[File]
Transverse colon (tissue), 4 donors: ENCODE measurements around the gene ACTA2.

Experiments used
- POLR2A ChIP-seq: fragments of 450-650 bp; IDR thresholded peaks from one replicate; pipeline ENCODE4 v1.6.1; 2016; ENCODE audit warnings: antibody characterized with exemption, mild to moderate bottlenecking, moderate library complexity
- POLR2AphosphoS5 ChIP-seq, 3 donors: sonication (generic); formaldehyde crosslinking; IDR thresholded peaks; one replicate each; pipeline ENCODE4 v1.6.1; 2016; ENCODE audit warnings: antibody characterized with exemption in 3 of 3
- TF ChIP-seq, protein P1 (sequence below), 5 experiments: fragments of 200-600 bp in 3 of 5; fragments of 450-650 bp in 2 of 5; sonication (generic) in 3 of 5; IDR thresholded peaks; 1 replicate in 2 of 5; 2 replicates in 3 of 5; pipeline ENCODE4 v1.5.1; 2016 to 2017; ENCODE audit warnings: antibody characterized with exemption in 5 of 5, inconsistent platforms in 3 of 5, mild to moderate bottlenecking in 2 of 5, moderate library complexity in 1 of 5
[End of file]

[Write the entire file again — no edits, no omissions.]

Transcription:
Transverse colon (tissue), 4 donors: ENCODE measurements around the gene ACTA2.

Experiments used
- POLR2A ChIP-seq: fragments of 450-650 bp; IDR thresholded peaks from one replicate; pipeline ENCODE4 v1.6.1; 2016; ENCODE audit warnings: antibody characterized with exemption, mild to moderate bottlenecking, moderate library complexity
- POLR2AphosphoS5 ChIP-seq, 3 donors: sonication (generic); formaldehyde crosslinking; IDR thresholded peaks; one replicate each; pipeline ENCODE4 v1.6.1; 2016; ENCODE audit warnings: antibody characterized with exemption in 3 of 3
- TF ChIP-seq, protein P1 (sequence below), 5 experiments: fragments of 200-600 bp in 3 of 5; fragments of 450-650 bp in 2 of 5; sonication (generic) in 3 of 5; IDR thresholded peaks; 1 replicate in 2 of 5; 2 replicates in 3 of 5; pipeline ENCODE4 v1.5.1; 2016 to 2017; ENCODE audit warnings: antibody characterized with exemption in 5 of 5, inconsistent platforms in 3 of 5, mild to moderate bottlenecking in 2 of 5, moderate library complexity in 1 of 5